Review: The Young Pope Season 1 Episode 2 “Episode 2”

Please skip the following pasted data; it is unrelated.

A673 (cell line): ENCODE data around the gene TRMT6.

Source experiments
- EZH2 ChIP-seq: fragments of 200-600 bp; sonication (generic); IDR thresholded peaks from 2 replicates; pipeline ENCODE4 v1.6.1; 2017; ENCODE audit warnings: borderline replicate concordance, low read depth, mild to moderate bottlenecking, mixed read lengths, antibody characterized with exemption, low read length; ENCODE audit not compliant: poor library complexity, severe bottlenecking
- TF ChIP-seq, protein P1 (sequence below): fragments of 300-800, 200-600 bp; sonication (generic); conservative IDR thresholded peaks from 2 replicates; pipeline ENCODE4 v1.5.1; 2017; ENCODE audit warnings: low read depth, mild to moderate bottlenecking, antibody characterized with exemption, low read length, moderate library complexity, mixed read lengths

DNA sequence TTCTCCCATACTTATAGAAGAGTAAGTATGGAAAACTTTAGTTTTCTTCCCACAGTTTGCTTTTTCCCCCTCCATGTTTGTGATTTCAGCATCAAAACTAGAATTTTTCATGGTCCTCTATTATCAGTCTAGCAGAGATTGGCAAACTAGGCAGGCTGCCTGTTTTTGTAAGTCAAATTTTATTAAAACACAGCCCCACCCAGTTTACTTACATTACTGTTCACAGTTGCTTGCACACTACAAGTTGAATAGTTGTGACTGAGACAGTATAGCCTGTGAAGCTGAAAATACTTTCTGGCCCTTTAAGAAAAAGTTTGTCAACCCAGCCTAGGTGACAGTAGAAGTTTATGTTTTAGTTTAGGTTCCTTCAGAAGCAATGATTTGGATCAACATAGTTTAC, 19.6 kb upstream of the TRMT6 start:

This episode will really set the tone for the rest of the series, as the dark, shocking ending raises the stakes and pushes the titular character from being simply unpleasant and difficult into an area of the unknown. He could be classed as an anti-hero, but little could be suggested in favour of his actions. This build up is well written, and the pace is helped by an entrancing score that quickly turns haunting, thunderous and angry to possibly represent a transition for the Vatican and its rule. Some of the characterisation however is odd, even if that is the point. The Pope doesn’t stick to one type of policy or ideal. His views float around without much of a statement. This may be hard to follow for some and it does make it hard to connect with the character, or at least understand his perspective. Furthermore, the larger thematic premise of this series is often in conflict with itself, as its discussion of youth and contemporarism in a traditional setting (something emphasised in the premiere) is undermined by the Pope’s homophobia and anti-publicity. This could be a comment on not assuming liberalism in the youth, but much of what the Pope did in the first episode reflected modern, at times millennial ideals (that Cherry Coke). Though the story certainly has focus, I’m less sure about what the show is trying to say. 8/10


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